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The Lochead Quasar Motorcycle

A Futuristic Motorcycle Design From The 1970's

The concept of the Quasar was first mapped out in 1968 by Malcom Newell and Ken Leaman when they met up in Scotland on holiday. The design is unlike any standard motorcycle design as the rider sits low inside the machine rather than astride it, and this concept quickly gained the technical term Feet Forward, based on the riding position.

The Quasar was years ahead of its time, and its delightful lines means it's still a head turner, and crowds will often gather to check it out when it's parked up.  Photo: © Historical Aviation Film Unit

Prototype work lasted through the early 1970s and it was not until 1976 that the first production Quasar was sold. Production was sporadic at best, with Wilson Brothers producing an initial batch of six bikes, followed by Romarsh. John Malfoy of Romarsh oversaw the production of a further ten vehicles while Malcolm Newell, arguably the father of the design, struck off on his own and produced a small number of Quasars from his cottage. While production numbers are hazy at best and it's probable that the figure did not exceed 30.

This Quasar is a replica and was designed and built by Dave Lochead in New Zealand. Dave explains:

"As a schoolboy, a few of my friends would buy Superbike magazine and lust after the latest Italian, English, and occasionally Japanese motorcycles featured."

"But I was blown away with the articles on Malcolm Newell and his Quasar and Phasar designs and vowed that one day I would own one. Sadly production was so limited, and Quasars changed hands so rarely, I wasn't able to buy an original so I decided I'd build one."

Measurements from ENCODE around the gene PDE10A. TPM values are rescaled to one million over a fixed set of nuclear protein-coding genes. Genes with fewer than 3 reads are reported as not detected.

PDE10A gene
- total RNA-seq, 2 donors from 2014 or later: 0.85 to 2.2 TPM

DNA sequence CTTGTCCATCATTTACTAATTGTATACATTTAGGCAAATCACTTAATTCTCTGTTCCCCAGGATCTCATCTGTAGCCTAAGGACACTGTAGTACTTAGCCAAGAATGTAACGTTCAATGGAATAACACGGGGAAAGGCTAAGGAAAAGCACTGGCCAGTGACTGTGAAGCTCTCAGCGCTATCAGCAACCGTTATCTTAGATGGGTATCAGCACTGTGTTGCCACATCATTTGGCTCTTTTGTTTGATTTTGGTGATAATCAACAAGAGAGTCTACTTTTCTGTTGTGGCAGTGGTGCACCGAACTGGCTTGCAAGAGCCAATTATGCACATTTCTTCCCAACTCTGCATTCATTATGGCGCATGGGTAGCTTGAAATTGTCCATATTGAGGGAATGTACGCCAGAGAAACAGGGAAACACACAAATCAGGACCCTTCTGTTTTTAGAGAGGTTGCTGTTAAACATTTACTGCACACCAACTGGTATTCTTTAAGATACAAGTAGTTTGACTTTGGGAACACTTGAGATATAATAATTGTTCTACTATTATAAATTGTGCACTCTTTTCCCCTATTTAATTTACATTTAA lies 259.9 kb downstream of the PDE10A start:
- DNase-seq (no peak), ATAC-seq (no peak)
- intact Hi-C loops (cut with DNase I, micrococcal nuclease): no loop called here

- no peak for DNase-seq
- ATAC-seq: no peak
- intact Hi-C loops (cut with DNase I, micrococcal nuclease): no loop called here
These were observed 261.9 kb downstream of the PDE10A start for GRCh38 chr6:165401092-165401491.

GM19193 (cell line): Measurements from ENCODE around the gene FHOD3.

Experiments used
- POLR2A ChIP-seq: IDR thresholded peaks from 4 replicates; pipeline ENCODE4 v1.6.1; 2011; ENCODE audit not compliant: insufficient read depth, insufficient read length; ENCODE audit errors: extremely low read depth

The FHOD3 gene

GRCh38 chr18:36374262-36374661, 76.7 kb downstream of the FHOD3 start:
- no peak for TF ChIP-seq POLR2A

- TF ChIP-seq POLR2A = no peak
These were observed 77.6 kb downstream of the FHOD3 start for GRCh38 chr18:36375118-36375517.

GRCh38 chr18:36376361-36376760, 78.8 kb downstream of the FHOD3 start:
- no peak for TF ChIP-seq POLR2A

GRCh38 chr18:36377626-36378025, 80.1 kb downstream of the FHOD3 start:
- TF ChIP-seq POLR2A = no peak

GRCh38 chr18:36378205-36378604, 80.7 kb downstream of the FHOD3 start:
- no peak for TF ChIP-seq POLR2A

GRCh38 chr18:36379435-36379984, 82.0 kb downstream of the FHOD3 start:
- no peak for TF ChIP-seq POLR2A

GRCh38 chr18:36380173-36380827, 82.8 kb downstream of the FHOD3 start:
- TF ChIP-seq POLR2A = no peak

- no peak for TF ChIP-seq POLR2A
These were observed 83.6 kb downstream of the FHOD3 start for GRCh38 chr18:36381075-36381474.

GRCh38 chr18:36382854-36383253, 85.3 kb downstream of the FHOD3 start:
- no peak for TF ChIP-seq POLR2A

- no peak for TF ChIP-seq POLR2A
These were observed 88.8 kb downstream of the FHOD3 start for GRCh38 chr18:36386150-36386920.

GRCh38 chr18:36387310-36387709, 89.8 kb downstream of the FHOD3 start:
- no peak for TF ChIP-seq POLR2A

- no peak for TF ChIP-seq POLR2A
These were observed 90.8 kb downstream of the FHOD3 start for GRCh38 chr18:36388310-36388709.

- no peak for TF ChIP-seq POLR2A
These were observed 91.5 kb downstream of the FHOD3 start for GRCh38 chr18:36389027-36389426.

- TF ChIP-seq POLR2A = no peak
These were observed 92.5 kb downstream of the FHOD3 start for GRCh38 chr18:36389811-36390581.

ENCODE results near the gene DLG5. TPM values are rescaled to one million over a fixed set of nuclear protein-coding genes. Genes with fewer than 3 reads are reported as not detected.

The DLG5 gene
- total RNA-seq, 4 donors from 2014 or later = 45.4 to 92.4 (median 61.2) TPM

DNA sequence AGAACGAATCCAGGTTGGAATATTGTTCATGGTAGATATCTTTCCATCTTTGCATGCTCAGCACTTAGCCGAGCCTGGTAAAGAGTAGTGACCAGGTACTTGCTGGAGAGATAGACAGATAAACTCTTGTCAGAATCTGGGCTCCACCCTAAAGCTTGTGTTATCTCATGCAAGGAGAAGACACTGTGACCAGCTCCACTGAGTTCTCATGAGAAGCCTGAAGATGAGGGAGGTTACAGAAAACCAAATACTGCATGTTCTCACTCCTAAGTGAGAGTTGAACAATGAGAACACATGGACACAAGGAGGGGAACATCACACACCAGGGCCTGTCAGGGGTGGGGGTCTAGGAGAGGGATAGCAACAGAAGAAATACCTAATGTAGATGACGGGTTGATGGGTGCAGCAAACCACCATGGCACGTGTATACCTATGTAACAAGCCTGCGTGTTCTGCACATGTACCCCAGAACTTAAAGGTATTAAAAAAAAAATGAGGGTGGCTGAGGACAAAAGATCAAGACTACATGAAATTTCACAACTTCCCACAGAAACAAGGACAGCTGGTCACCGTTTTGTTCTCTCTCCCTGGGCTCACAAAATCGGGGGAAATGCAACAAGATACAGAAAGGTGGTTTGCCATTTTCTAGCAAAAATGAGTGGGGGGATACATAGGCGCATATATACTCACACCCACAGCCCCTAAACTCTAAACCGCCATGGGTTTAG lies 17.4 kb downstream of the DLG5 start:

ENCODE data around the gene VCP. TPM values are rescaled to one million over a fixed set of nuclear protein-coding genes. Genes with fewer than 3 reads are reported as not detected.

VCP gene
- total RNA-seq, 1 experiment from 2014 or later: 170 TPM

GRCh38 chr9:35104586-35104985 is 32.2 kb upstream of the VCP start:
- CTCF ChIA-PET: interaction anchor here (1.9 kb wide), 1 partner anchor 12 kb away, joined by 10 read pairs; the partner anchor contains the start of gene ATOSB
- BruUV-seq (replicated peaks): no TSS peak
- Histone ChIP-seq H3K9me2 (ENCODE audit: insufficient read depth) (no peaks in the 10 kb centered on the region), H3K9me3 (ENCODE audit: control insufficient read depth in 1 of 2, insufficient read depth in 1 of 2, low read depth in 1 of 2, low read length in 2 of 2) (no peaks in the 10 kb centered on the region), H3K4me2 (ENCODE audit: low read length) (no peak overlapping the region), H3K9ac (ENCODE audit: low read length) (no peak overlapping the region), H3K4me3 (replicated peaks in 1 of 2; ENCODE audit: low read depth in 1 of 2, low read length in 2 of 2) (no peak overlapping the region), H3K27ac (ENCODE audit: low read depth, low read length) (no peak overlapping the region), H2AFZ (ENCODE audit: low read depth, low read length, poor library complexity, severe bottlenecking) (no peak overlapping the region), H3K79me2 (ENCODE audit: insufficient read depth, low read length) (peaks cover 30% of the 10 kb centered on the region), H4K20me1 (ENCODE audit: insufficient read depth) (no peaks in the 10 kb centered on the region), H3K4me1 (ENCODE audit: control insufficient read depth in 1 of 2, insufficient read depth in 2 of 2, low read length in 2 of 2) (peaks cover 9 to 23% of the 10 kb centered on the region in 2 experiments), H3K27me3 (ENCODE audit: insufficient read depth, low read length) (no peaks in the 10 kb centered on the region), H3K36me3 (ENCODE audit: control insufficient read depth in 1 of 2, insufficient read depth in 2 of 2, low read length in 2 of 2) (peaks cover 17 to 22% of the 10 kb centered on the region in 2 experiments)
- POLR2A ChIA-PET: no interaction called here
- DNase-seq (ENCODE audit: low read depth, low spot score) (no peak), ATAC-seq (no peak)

"I didnt have acess to any factory drawings until late in the construction, so I designed the frame myself based on the few photographs I could find on the internet and in books. Naturally this ended up being a little hit and miss as I made several modifications to the frame and forks to improve strength, decrease frame flex and improve handling"

"I designed the bodywork directy onto plywood sheet using photographs as a reference, and glued it all toghether, and gave the bodywork two layers of fibreglass and resin. The more complex shapes were carved from foam and glassed."

"The end result is a very distinctive and effective motorcycle, and one that I am very pleased with. The riding technique takes a lot of getting used to as the Quasar doesn't take rider lean and steering inputs like a normal motorcycle, and effectively the rider has to learn a whole new set of techniques to ride it. That being said, once it is mastered, the Quasars speed and handling comes as a large shock to standard motorcycle riders when they encounter it."

While the Quasar represents a motorcycle evolutionary dead end, it remains the most widely recognised feet forward design decades after the last example was built.

Since Dave is the latest person to construct and ride a Quasar, we leave the final comment to him:

"It is a shame the Quasar never took off as many motorcycle riders, if they ignore their prejudices, would find a Quasar a very effective, fun way of experiencing two wheels -- distinctive, very comfortable, fast and practical -- and I love it....."

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